And yes, it was a significant donor–there were at least a few $1M+ gifts listed, included one with ANONYMOUS in bold and underlined. Ergo my complete and utter disbelief.

            3. Anonymous*

              Brton3, I’m not sure if you work in fundraising or if so in a large office, but as a prospect researcher, I find your comments a bit disparaging. I do not just assemble reports that demonstrate I can use wealth engine. I spend several hours identifying wealth and giving priorities, as well as any connections with current donors, board members and executives at my non-profit. I read up to 200 contact reports and pick through each one for the most relevant information. These “reports” are my original creations, with all original research, packaged specifically for my organization’s needs.

              1. Brton3*

                Oh I have been a prospect researcher, for about a year, at a large organization. Maybe it’s just because I wanted my career to go in a different direction, but I still wouldn’t use a report I had prepared as a work sample. Maybe I am just too biased toward writing samples.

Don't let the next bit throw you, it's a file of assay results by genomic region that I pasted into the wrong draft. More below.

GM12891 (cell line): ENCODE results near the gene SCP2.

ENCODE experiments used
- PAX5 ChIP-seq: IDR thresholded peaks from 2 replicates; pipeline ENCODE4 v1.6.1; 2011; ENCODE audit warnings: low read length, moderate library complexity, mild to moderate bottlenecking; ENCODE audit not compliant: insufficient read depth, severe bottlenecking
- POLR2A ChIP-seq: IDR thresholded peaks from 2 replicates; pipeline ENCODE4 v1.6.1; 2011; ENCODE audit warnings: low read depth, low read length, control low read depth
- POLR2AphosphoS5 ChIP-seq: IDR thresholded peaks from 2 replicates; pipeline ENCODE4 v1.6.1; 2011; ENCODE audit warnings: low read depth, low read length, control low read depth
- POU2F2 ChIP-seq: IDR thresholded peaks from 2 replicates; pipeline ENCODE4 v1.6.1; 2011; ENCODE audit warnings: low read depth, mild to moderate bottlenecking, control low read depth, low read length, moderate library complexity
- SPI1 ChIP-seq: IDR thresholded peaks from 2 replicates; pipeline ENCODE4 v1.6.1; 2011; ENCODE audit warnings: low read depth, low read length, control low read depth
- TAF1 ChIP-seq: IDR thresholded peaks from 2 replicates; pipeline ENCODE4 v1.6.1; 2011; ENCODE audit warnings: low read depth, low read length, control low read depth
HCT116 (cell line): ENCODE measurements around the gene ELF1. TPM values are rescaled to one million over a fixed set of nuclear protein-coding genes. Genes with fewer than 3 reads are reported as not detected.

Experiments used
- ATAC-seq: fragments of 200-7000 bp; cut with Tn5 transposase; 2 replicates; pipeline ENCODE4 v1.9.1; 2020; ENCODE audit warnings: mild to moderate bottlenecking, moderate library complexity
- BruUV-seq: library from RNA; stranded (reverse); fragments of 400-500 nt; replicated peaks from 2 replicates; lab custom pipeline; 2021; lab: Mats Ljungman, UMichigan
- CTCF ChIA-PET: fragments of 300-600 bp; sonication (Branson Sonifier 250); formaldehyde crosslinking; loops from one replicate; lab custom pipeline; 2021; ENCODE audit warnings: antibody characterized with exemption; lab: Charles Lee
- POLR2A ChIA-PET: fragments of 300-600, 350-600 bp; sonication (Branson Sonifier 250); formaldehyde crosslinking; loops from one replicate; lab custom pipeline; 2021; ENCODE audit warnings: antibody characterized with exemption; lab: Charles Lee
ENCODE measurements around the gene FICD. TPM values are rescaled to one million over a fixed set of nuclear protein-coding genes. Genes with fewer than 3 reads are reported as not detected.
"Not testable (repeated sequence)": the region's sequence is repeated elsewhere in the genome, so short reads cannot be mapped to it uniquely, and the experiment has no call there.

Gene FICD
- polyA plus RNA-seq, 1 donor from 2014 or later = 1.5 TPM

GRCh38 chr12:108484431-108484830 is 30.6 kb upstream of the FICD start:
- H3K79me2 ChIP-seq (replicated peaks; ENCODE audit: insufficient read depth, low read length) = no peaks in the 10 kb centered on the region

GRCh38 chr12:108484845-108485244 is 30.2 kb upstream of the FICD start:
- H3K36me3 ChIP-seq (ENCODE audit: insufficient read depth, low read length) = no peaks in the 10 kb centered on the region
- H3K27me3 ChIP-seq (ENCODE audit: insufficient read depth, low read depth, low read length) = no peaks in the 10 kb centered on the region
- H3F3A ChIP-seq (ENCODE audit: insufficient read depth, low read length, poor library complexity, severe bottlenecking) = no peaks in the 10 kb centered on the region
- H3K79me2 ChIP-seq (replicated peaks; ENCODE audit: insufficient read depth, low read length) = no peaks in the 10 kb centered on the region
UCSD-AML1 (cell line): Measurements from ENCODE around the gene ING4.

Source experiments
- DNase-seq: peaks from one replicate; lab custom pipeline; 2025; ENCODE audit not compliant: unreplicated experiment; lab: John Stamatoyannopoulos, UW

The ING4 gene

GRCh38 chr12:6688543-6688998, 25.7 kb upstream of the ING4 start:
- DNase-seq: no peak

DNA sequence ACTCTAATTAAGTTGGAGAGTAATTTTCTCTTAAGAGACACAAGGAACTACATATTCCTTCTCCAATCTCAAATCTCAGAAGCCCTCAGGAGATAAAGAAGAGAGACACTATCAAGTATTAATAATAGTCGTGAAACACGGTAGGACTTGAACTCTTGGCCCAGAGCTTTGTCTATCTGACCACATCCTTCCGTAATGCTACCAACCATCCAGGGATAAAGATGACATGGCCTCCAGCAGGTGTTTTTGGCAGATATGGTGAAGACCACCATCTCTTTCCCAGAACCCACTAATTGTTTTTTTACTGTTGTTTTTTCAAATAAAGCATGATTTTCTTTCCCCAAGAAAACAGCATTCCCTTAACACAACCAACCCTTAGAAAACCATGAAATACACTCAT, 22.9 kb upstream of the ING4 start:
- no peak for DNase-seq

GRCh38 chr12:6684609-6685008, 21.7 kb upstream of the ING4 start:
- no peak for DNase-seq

4. V*

      I used to work in fundraising, and you would be surprised what you can find online. There are databases that list a lot of public information about financial assets. These are just estimates, but it’s creepy how close they come. Finding a street address is as simple as a Google search.

      Also, are you sure that the donations were intended to be anonymous? There are donors that LOVE the publicity associated with making a donation. Many nonprofits have boxes to check when a gift should be Anonymous and in these cases a warning usually pops up in the database when you are about to run a report. It’s not uncommon to recognize major donors and list the amounts they contributed (although it’s usually a range and not the specific amount).

      I’m NOT saying that this was appropriate to bring to a job interview. I’m just saying that it’s not necessarily disclosing confidential information and a breach of privacy.

  9. anonymous*

    This happened to me very early on in my career. I was super green and didn’t really realize what I was doing. The interviewer kindly told me immediately that I should make sure that in an effort to show my work/skills, I need to make sure that I wasn’t sharing confidential information. I apologized profusely and told them I would provide them with a different sample of my work. I guess I got lucky because they hired me and I learned an important lesson.